Monday, January 21, 2013

Obama's Chance for a Fresh Start on a Climate-Smart Energy Quest -
[Revkin] There’s plenty to parse in today’s speech, including the president’s unfortunate mashup of the clarity of basic greenhouse science (which is where the “overwhelming judgment” of scientific assessments lies) and the much tougher challenge of discerning what factors have caused recent large losses from fires, drought and storms.

In conflating robust and uncertain areas of science even as he tries to isolate those who would “deny” the basics, Obama may alienate Americans who agree climate change poses risks, and love smart energy steps, but challenge (legitimately) some recent conclusions about disaster losses and the like.*
MSNBC's Hayes: 'We Are Now on the Frontier of Climate Disaster' | NewsBusters
CHRIS HAYES: This is what I found the most interesting about that mention. The problem, politically, about climate change is the problem of getting people to act now for an abstraction in the future, and what has changed about the politics of it is that we are now on the frontier of climate disaster. We are seeing it now. It's not an abstraction in the future. And for the president to invoke fires and disaster, the impact of fires and crippling drought and more powerful storms is to communicate that what we are seeing now is the front edge of climate disaster. The problem isn't some future abstraction. And that to me is the only plausible political argument that will induce the kind of change we need policy wise on the issue.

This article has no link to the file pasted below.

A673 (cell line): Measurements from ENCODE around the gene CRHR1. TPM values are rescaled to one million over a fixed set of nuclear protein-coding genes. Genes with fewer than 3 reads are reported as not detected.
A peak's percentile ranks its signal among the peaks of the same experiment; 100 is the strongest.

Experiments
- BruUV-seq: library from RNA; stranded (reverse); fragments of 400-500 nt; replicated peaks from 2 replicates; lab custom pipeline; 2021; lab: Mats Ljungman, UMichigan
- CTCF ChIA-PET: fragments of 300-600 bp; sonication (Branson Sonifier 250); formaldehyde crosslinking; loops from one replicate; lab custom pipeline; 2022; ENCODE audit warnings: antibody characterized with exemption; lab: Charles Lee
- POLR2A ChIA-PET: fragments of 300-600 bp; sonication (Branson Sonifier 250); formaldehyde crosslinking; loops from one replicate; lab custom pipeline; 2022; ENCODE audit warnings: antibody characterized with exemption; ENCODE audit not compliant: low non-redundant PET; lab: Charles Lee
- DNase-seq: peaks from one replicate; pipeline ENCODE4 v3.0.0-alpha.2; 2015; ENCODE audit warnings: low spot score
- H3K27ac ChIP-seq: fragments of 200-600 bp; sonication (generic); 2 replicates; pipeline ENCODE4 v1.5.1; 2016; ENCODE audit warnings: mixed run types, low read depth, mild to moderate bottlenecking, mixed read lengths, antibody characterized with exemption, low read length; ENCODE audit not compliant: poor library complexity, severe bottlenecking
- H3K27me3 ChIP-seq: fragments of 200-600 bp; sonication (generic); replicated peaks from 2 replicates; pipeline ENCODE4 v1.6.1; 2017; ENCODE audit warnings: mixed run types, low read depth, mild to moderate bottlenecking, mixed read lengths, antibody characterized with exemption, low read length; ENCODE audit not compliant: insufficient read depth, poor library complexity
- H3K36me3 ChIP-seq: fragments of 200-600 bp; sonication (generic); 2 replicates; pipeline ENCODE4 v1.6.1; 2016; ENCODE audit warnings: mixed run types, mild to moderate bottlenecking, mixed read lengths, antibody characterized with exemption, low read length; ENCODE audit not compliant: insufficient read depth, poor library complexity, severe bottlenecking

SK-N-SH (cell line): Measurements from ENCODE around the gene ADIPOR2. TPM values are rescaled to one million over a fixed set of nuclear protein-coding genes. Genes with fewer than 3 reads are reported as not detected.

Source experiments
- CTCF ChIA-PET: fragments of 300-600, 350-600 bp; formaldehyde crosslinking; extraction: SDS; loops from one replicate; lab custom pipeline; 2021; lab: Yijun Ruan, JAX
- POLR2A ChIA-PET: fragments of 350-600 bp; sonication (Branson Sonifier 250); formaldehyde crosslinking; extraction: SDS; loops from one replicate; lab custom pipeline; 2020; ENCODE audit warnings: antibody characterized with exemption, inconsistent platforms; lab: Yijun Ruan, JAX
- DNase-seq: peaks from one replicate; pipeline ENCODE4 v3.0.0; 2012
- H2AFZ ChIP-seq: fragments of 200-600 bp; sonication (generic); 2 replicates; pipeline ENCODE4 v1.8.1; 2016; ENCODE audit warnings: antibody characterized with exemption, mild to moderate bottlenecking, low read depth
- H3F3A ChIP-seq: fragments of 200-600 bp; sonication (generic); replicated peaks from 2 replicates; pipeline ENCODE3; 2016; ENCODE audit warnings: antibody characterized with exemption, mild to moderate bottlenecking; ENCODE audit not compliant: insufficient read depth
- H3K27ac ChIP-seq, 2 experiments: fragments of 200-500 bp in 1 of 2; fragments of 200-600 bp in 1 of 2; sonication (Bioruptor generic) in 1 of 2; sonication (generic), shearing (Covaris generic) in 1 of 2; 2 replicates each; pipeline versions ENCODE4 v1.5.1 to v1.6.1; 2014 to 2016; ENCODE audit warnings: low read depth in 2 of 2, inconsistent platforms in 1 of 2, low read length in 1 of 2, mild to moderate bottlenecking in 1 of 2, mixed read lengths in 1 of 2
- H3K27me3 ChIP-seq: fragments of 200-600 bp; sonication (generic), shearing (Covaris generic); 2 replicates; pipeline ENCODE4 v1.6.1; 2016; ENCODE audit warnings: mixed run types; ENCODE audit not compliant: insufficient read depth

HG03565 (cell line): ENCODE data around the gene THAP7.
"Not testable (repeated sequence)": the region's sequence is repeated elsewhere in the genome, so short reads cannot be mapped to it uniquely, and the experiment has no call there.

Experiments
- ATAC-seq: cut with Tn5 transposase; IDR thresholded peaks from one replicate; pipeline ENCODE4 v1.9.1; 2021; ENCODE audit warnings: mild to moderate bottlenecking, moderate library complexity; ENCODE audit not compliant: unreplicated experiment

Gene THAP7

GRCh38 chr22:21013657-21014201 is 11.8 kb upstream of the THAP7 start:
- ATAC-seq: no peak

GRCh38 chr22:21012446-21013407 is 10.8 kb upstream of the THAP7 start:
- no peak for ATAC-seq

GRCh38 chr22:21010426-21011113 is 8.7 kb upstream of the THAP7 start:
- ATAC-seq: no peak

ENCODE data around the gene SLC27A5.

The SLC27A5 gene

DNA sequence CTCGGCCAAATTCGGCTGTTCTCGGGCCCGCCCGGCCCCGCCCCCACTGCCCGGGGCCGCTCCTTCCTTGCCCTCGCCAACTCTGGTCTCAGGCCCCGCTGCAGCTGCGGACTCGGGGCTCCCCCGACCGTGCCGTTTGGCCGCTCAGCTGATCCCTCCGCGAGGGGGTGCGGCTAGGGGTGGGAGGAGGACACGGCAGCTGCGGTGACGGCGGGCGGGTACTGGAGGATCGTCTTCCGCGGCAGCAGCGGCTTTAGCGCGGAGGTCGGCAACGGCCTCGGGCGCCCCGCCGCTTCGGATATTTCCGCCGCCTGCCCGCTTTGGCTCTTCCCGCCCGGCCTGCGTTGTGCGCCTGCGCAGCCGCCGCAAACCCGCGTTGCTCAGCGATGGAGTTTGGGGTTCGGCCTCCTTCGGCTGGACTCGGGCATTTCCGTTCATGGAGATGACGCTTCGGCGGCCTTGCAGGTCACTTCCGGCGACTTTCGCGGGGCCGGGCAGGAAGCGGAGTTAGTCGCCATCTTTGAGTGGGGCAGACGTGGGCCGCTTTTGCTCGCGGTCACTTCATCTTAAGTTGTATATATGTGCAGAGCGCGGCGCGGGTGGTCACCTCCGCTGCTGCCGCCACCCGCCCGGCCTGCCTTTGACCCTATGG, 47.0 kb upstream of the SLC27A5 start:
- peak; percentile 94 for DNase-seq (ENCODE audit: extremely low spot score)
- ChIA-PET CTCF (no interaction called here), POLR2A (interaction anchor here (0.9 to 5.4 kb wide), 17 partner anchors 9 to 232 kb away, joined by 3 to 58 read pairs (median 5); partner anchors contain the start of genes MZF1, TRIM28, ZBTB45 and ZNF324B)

World Economic Forum: Curbing climate change will cost $700 billion a year |
Maybe Obama could milk the rich a little more?

“The world must spend an extra US$700-billion a year to curb its addiction to fossil fuels blamed for worsening floods and heat waves and rising sea levels, a study issued by the World Economic Forum (WEF) showed on Monday.”
“Six Americas” work on US climate & energy...
[Revkin] But the “dot connecting” described by Ed Maibach below is problematic given that patterns of derechos, U.S. hurricane strikes and damaging tornadoes have no evident link to global warming from the greenhouse-gas buildup

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